EU medical devices route tempts article 13 health claim losers

By Shane Starling

- Last updated on GMT

EU medical devices legislation is opening doors slammed shut by the NHCR
EU medical devices legislation is opening doors slammed shut by the NHCR

Related tags Medical devices Nutrition

European Union medicines agencies are reporting increasing numbers of ‘medical device’ applications for food supplement products rejected under strict EU health claim laws.

These include fibre, cranberry, chitosan and other supplements featuring nutrients on the now enforceable EU nutrition and health claims regulation (NHCR) list of 1500+ non-authorised health associations that accompanies the approved vitamins and minerals dominated, 222-claim approved register​.

“The French authorities told us there has been a sharp increase in applications for medical device status from rejected food supplements,” ​said Gunter Haessaerts, the owner of French cranberry supplements brand, Pharmatoka.

The situation is being mirrored across some of the EU’s 70+ offices that are able to process such applications.

Trade groups like the European Federation of Associations of Health Product Manufacturers (EHPM) have been advising members affected by the NHCR to consider applying for medical device registrations.

“This hurts everybody’s business”

However Haessaerts and his firm are lobbying against this for business and ideological reasons.

“This hurts everybody’s business,” ​he told us. “We have had to remove our claims as have others in the industry due to the NHCR article 13.1 rulings. We are using the strength of our brand and science to stay in the market.”

“Then these products come along that allegedly show a mechanical action as the medical device laws demand, and they are able to make medicinal claims which should never be allowed on such products.”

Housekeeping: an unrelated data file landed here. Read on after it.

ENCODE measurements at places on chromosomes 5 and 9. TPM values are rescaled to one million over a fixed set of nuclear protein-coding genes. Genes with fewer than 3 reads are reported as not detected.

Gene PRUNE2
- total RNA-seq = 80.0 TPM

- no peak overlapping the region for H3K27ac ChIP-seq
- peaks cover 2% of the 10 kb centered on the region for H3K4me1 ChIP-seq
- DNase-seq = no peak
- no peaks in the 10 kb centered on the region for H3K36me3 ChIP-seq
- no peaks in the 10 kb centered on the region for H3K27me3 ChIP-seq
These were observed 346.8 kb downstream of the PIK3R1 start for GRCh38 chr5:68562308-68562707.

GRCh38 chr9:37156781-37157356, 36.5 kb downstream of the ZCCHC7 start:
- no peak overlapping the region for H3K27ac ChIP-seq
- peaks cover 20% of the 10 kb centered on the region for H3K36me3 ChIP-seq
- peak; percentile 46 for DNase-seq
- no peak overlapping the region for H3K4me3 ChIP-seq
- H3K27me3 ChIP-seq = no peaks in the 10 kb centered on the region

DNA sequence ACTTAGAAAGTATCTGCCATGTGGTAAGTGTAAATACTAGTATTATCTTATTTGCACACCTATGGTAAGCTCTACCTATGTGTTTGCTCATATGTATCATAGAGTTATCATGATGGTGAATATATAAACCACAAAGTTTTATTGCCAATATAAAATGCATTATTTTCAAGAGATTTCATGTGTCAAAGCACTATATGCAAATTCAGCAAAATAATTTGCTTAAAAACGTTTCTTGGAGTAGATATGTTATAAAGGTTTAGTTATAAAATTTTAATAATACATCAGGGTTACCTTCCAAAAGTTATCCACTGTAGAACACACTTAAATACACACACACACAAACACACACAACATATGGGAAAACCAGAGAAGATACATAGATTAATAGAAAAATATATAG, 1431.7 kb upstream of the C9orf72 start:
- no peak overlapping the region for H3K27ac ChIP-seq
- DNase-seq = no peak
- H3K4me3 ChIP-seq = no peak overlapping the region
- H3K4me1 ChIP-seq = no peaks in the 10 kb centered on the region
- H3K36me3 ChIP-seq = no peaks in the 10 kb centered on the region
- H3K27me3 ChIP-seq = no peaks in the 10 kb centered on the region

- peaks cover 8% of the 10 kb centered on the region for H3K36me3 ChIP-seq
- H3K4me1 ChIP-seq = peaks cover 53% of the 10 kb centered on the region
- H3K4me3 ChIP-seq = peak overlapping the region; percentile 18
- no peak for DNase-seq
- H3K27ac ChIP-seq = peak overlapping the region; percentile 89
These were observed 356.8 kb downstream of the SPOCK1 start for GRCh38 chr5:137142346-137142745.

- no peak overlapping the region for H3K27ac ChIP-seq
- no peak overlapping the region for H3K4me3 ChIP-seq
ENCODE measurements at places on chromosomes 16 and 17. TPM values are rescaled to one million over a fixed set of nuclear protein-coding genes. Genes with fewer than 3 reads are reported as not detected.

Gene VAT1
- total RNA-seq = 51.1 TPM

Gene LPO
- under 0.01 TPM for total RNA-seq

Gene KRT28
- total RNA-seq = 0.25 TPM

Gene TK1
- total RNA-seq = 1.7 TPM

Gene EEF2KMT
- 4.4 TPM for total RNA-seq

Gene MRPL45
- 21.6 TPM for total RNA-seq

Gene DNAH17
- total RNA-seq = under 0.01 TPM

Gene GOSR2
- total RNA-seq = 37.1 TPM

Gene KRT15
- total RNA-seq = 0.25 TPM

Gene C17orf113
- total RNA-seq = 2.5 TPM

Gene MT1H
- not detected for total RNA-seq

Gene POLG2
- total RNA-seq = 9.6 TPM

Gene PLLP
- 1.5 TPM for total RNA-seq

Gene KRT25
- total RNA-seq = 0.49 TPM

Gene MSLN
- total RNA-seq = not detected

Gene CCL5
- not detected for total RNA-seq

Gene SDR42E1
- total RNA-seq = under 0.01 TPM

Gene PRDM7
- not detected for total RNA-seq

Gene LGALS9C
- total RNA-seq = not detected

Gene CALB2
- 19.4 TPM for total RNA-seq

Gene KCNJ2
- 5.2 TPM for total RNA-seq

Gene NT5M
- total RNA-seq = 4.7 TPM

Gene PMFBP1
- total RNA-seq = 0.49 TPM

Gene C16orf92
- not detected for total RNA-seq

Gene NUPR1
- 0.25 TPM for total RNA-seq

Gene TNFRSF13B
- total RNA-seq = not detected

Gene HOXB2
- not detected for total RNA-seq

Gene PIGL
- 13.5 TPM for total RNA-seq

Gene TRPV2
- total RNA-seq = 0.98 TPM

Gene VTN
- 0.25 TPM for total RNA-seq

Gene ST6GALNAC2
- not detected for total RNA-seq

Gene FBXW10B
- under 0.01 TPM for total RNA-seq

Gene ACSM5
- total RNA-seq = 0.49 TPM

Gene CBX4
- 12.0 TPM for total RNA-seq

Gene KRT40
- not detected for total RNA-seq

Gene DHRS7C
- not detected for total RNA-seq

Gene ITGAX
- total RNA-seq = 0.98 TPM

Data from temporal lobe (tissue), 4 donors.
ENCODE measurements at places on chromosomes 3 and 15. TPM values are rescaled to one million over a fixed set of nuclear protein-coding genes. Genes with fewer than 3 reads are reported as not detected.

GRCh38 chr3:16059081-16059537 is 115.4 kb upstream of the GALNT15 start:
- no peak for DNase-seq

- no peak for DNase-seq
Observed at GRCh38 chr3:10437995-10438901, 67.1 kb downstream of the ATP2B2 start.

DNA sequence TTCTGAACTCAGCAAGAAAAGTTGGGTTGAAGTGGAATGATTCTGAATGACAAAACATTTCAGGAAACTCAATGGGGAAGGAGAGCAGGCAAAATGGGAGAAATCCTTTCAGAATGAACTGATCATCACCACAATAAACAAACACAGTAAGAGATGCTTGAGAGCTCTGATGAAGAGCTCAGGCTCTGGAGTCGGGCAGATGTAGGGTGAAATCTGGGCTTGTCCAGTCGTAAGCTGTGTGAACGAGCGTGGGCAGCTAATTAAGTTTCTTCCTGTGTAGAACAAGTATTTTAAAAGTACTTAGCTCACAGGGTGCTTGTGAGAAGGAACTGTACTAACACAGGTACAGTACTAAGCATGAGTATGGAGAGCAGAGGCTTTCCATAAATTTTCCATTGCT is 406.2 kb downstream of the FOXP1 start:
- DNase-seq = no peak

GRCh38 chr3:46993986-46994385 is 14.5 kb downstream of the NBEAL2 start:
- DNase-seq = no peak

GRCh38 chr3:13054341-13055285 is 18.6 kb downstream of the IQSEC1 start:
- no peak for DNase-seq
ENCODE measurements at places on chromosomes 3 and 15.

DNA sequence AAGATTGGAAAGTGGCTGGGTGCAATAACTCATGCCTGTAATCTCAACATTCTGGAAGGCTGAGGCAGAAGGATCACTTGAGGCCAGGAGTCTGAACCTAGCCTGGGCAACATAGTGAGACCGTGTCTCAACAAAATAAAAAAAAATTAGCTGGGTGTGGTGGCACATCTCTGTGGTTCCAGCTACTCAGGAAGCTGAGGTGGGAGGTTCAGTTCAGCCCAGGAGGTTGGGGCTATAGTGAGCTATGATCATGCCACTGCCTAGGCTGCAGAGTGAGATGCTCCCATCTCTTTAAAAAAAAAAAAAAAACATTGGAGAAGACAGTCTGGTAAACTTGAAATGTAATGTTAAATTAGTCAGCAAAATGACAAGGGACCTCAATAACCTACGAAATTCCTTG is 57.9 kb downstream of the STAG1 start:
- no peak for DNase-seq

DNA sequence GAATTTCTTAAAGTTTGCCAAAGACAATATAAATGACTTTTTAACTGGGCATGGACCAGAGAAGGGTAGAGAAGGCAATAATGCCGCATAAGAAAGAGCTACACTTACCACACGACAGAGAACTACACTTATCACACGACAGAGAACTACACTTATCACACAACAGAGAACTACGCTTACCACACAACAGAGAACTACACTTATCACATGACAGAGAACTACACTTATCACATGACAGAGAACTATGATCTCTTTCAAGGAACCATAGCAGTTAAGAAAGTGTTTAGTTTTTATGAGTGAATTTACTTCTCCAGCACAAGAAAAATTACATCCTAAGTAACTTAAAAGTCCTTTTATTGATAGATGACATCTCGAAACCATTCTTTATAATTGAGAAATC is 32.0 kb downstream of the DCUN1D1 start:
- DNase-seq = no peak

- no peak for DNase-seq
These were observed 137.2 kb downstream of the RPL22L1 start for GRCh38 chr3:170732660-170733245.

“These products contain only 8mg of PACs [proanthocyanidins​] and will not treat urinary tract disease [compared to the 32mg the French Food Agency (ANSES) had previously approved as being beneficial to women with the condition.]”

One cranberry product that has achieved a medical device authorisation – Medical Brands' I-Say – claims it can treat and prevent UTI.

See Medical Brands CEO Maikel Hendriks talking about medical devices here.

Arkopharma has applied for a medical device registration in Luxembourg for its product Cys-control
Arkopharma has applied for a medical device registration in Luxembourg for its product Cys-control

There are about 60 cranberry supplement brands on the market in France, with the biggest owned by Arkopharma (Cys-control). Arkopharma has also applied for a medical devices registration via Luxembourg.

Haessaerts said Pharmatoka intended to go even further and achieve a prophylactic medicine approval, but first needed to complete clinical trials that were underway using high dose products in combination with antibiotics.


Another company making medical devices claims is Belgian firm Kitozyme which is authorised to state its plant-sourced chitosan fat-binding ingredient called KiOnutrime-Cs can:

  • Support a weight reduction diet in cases of excess weight through reduced fat absorption from food.
  • Treat excess weight.
  • Deliver weight control within the scope of a fat conscious diet.
  • Reduce fat absorption from food.
  • Reduce cholesterol absorption from foods.

KitoZyme's Alexia Louchet told us its dossier contained some studies rejected by the European Food Safety Authority (EFSA) under the NHCR, as well as others demonstrating the 'mechanical action' of chitosan as a medical devices authorisation demands.


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